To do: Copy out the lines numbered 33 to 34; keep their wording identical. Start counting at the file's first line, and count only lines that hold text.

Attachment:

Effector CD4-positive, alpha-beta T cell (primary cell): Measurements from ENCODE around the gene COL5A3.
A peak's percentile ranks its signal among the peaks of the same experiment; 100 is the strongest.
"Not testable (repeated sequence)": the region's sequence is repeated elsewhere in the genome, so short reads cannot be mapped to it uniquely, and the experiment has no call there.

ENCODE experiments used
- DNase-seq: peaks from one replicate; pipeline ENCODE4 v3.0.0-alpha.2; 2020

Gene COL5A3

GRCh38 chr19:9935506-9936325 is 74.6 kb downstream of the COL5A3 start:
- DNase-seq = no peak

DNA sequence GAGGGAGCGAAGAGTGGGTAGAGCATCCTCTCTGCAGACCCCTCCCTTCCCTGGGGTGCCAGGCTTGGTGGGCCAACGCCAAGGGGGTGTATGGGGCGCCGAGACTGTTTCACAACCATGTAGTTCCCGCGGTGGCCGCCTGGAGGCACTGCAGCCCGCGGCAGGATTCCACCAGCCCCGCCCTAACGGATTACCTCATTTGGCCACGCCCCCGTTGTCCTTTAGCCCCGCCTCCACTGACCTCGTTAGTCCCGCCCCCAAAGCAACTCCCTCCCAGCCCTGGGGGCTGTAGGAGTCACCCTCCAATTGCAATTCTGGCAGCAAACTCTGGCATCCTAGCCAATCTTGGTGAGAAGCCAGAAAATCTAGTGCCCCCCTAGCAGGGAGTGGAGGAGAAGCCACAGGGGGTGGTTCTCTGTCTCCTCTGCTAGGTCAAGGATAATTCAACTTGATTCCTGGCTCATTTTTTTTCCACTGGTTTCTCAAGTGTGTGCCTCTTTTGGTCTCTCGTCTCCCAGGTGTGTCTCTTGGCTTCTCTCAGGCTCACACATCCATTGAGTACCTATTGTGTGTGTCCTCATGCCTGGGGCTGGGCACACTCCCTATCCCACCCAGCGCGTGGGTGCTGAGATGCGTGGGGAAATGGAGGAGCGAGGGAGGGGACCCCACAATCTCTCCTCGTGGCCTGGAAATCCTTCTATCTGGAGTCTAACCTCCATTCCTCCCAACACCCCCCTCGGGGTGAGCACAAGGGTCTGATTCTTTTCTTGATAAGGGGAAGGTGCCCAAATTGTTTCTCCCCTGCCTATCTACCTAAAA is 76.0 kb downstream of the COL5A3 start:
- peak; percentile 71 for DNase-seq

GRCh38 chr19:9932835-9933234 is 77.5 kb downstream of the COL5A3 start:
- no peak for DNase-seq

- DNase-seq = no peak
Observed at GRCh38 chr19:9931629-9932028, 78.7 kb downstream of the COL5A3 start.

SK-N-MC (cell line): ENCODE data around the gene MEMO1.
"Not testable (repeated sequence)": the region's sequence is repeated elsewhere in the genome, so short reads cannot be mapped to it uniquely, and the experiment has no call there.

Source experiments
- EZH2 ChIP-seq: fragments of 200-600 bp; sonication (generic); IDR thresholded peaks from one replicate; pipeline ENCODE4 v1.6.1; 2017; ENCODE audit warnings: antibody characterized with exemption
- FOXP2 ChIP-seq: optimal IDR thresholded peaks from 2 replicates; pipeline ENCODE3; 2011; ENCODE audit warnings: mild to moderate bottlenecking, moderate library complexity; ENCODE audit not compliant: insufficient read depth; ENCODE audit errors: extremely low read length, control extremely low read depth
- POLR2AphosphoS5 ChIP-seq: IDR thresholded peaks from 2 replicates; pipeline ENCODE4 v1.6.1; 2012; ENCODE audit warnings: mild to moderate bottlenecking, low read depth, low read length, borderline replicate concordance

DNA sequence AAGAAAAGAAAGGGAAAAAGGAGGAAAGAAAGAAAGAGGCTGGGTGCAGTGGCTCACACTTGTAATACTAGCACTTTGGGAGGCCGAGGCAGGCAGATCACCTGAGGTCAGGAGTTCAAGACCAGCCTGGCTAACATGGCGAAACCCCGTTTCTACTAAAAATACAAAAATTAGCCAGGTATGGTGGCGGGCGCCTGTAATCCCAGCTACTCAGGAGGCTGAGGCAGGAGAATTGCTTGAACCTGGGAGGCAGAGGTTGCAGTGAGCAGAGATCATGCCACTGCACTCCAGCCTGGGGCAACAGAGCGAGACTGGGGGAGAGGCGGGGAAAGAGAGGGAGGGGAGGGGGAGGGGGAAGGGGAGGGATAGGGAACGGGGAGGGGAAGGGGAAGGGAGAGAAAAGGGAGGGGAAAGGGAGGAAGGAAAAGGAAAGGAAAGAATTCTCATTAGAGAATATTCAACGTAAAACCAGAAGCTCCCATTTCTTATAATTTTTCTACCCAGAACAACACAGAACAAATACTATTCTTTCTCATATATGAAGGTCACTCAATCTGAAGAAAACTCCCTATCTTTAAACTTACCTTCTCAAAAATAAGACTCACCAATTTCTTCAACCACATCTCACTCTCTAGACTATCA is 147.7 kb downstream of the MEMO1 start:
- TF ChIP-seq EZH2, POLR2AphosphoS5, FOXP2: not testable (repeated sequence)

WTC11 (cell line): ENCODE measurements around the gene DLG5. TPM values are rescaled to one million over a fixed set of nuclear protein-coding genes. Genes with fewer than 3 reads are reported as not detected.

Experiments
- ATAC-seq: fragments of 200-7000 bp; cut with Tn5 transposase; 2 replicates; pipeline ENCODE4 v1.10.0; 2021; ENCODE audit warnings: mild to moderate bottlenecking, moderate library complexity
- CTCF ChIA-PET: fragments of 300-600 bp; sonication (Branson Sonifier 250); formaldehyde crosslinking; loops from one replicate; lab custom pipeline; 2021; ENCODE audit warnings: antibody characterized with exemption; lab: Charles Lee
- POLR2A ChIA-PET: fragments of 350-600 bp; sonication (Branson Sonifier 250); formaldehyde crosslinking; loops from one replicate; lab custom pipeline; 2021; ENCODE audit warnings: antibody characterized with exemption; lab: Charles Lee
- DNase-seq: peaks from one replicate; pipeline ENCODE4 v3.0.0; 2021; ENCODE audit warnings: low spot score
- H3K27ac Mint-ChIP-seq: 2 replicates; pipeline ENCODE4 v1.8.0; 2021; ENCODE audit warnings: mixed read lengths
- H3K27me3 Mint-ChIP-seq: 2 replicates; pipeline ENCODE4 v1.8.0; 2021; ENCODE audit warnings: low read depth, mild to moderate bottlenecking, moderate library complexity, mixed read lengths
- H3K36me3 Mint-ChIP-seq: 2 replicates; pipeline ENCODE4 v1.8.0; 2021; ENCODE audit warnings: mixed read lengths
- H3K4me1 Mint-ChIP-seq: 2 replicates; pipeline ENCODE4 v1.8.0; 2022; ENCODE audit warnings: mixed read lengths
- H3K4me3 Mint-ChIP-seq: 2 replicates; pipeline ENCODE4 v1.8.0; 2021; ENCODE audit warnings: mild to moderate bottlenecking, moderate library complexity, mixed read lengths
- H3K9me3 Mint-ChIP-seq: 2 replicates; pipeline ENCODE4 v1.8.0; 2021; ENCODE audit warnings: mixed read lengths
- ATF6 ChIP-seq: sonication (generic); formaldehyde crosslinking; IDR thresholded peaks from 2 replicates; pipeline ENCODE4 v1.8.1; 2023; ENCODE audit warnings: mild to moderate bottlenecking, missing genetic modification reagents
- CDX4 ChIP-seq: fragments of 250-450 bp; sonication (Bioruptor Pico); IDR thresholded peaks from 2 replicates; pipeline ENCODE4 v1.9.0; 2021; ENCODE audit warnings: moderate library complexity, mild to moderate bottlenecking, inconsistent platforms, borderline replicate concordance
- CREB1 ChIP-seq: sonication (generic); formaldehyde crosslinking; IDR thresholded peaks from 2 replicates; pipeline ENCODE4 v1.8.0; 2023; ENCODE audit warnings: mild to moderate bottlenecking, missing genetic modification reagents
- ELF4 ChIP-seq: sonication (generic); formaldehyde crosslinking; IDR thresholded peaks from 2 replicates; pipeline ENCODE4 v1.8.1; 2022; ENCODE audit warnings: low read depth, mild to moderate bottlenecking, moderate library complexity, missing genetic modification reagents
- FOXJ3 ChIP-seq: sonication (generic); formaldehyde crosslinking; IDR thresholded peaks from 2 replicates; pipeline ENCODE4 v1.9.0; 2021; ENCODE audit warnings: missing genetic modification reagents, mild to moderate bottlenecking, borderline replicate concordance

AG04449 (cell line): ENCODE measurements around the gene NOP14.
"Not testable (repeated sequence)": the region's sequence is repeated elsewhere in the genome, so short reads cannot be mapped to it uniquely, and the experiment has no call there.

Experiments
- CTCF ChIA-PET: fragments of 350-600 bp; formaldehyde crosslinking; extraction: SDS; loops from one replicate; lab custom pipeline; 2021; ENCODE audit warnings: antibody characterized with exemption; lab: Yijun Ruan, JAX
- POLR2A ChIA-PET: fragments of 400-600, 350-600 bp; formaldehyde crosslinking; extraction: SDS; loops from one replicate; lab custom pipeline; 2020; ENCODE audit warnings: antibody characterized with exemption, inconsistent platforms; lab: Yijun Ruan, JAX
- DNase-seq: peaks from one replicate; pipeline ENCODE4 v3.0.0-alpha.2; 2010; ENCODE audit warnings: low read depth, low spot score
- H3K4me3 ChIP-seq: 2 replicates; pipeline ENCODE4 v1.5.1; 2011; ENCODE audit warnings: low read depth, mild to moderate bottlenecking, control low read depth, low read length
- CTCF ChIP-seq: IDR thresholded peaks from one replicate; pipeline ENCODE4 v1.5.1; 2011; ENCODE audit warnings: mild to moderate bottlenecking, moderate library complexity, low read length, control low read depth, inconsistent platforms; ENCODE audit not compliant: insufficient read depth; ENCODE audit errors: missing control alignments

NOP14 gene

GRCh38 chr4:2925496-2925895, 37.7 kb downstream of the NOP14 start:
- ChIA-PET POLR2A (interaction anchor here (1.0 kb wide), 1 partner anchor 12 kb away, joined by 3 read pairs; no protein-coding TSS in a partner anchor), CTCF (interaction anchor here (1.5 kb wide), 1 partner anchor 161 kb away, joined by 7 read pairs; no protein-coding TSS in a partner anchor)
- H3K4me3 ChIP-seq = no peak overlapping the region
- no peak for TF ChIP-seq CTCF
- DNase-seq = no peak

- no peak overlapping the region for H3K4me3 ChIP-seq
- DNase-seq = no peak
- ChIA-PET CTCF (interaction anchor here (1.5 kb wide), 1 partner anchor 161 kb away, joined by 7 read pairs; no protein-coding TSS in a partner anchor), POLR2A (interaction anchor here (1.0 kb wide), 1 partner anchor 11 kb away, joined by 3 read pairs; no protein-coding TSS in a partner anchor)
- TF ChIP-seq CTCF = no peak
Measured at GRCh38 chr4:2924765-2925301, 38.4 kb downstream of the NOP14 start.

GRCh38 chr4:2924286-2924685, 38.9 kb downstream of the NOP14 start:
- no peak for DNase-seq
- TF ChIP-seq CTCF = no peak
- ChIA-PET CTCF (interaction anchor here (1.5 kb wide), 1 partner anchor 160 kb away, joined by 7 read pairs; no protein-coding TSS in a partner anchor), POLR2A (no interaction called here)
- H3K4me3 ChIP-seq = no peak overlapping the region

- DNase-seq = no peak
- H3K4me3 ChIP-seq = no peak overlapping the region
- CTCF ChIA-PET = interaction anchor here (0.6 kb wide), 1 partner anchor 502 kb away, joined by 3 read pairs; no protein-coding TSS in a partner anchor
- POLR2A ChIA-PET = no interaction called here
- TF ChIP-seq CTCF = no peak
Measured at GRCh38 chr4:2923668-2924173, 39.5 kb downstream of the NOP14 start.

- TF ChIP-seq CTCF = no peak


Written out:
- H3K4me3 Mint-ChIP-seq: 2 replicates; pipeline ENCODE4 v1.8.0; 2021; ENCODE audit warnings: mild to moderate bottlenecking, moderate library complexity, mixed read lengths
- H3K9me3 Mint-ChIP-seq: 2 replicates; pipeline ENCODE4 v1.8.0; 2021; ENCODE audit warnings: mixed read lengths